The Budget Minded Bikepacker

Christophe Noel

Expedition Leader
#1
With the popularity of bikepacking gaining speed, it's become obvious it's not cheap to assemble a proper bikepacking kit. Because space, weight and efficiency are such critical considerations, many of the go-to products commonly used in bikepacking circles are pretty spendy. A couple of us have been kicking around options for a less expensive kit, but one that doesn't sacrifice too much performance. To quote Keith Bontrager, "Light, strong and cheap. Pick two." We think we've uncovered some products that might defy Keith's quote.

The three major components to a good bikepack system are: Storage, Shelter, and Food/Hydration. That last one is relative to not just cooking and eating, but transporting and treating water on route.

Storage:

Storage has long been the bugaboo of the budget bikepacker. Custom frame, bar and seat bags can run well over $500 for a complete set. We've found some fun alternatives.

Bar Bag - Outdoor Research Lateral Dry Bag, $45
ORBag.jpg
This is a fantastic alternative to a costly custom bar bag.
Cons: Lacks durability. Hard to complain as this was not designed as a bar bag, even though its a fantastic bar bag. It may not be a good long term solution.

Frame Bag - Revelate non-custom Tangle Bag, $70
Tangle.jpg
Hard to believe they've been able to produce these hand-made bags at this price. This is half the price of a custom bag.
Cons: There's a little wasted space as the lower half of the main triangle is unused. It does however, permit the use of your two bottle cages.

Backpack - Camelbak Cloud Walker, $80
camelback.jpg
There are few good hydration pack options below $100 these days. This pack has the capacity and low weight to make it a very viable bikepacking option.
Cons: None that I can see, and I've used previous generations of this pack for many bikepacking trips.

Shelter

This category includes everything you need to survive the elements whether at rest or on the bike. It's tough to save money here.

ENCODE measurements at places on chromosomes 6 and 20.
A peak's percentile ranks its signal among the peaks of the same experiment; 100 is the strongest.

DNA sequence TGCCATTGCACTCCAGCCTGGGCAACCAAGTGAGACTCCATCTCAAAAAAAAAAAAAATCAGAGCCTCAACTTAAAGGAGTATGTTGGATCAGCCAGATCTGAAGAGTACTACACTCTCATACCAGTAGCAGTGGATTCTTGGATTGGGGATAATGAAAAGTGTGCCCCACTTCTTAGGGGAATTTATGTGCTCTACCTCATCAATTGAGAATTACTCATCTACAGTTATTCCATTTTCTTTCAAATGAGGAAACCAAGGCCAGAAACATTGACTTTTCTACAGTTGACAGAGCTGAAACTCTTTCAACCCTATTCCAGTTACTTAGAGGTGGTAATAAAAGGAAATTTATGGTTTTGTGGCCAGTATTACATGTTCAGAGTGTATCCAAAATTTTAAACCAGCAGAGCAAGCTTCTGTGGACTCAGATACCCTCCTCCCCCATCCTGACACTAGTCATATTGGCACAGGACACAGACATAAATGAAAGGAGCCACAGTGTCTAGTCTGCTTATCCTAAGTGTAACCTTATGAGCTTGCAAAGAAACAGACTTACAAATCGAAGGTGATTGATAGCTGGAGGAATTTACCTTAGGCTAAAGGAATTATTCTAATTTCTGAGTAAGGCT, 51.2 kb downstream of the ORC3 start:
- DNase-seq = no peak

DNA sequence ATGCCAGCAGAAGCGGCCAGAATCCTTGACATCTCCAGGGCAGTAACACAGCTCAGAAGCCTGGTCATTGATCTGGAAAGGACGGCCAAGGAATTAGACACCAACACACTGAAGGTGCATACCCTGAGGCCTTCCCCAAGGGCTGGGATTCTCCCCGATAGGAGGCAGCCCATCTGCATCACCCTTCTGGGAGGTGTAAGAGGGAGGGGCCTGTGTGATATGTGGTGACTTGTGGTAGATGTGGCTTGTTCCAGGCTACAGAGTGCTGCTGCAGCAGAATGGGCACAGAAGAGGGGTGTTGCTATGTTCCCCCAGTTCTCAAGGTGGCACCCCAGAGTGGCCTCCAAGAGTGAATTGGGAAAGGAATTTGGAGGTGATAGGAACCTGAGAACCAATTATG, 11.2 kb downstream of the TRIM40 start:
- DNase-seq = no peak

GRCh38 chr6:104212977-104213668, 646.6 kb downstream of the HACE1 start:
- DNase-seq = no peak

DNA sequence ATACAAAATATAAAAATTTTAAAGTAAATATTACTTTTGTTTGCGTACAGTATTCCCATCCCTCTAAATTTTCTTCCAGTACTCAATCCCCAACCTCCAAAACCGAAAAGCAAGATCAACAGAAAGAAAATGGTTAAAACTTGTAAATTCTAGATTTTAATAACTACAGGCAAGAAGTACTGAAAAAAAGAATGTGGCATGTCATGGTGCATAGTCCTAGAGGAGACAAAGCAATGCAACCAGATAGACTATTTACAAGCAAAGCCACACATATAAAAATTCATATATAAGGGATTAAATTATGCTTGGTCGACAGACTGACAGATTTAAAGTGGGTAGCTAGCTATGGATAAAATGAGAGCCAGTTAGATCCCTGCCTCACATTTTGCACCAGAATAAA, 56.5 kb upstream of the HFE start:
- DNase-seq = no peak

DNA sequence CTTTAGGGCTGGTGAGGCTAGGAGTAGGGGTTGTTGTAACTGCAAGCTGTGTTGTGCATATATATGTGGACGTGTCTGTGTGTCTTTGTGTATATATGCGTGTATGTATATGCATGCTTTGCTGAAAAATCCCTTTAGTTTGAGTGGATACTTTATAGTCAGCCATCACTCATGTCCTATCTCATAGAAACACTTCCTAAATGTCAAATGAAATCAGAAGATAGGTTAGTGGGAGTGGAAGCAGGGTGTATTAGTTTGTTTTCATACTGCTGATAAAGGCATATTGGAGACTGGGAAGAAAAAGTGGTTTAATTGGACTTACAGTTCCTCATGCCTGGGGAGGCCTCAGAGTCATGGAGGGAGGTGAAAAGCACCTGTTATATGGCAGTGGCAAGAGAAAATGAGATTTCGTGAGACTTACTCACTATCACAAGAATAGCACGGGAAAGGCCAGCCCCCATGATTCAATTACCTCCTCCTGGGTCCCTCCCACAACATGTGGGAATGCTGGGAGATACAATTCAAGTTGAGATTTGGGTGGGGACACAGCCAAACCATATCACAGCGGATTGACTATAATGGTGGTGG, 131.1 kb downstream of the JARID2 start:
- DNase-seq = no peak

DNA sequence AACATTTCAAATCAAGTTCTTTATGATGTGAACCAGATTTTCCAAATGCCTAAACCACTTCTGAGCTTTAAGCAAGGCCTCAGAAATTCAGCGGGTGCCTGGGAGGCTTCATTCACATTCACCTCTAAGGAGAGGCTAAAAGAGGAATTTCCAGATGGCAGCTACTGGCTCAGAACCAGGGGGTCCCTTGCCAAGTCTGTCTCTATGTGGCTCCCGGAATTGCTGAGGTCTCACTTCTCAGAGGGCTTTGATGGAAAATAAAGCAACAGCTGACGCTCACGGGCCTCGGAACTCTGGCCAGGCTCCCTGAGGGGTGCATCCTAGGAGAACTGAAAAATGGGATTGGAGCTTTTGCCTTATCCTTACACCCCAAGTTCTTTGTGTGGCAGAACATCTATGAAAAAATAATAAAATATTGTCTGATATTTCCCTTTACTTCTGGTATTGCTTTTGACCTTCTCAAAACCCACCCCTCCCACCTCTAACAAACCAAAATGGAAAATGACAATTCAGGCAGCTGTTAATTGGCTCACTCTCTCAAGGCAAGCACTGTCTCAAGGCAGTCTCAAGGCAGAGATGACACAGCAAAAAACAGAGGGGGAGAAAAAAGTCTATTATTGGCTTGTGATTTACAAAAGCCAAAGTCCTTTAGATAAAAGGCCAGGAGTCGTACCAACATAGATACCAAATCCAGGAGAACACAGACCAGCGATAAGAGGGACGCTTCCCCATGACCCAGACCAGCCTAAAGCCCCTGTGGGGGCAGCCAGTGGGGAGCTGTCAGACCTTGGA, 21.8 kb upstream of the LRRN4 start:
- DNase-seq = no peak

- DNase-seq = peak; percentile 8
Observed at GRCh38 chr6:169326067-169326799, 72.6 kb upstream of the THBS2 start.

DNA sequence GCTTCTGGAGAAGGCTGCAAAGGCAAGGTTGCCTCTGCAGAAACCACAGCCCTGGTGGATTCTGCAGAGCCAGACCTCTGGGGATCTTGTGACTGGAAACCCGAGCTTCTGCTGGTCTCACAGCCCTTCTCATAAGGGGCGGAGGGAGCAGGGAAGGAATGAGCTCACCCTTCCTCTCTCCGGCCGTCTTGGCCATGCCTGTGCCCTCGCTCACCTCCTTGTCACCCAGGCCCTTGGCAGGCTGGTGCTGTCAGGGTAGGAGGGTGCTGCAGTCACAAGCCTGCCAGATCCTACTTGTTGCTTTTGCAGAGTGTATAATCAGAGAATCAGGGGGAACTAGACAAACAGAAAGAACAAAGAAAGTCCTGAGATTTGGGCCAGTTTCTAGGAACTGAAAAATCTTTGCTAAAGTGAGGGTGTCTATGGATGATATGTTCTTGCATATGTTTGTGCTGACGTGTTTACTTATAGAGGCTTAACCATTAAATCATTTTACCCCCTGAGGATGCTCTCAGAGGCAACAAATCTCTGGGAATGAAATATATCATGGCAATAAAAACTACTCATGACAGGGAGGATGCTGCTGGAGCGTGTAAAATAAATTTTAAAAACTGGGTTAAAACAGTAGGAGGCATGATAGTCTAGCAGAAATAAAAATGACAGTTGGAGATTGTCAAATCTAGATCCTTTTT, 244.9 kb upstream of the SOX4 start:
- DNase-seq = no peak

Bag - Kelty Lightyear 40, $159
Kelty.jpg
At 2 pounds, 2 ounces this 600 fill down bag is a cool $100 cheaper than similar bags from the premium bag makers.
Cons: There are lighter bags available. It's not the smallest $159 bag, but the best quality for that price.

Bivy - Adventure Medical Kit (SOL) Thermal Bivy, $35
bivy.jpg
This barely made our list, and it's still a marginal option. This really would need to be used in tandem with a light tarp, but it is a waterproof fabric. If there a genuine threat of weather, this would be dicey. It's a great product, and worth owning, but it might be sketchy to call this your only shelter in some areas.
Cons: not fully weather proof.

Pad - Thermarest Trail Scout, Med, $45
therm-a-rest-trail-scout-hero_l.jpg
Pretty hard to beat this value. At a pound and a half, it's darn close to it's $150 cousins.
Cons: Slightly bulky. This may present a storage problem for some. It will likely end up on the bars. Pretty darn thin, too.

Food/Hydration
While many riders opt to go without a stove, we've found warm water in the morning can greatly increase comfort with a good cup of joe, oatmeal or tea. Plus, a hot meal can make recovery after a hard day better all around. It's also possible to use freeze dried meals as a means of conserving weight as whole foods can get very heavy.

Stove, pot, fuel - Esbit Stove and Cookset, $35 ONE OF OUR FAVORITES
esbit.jpg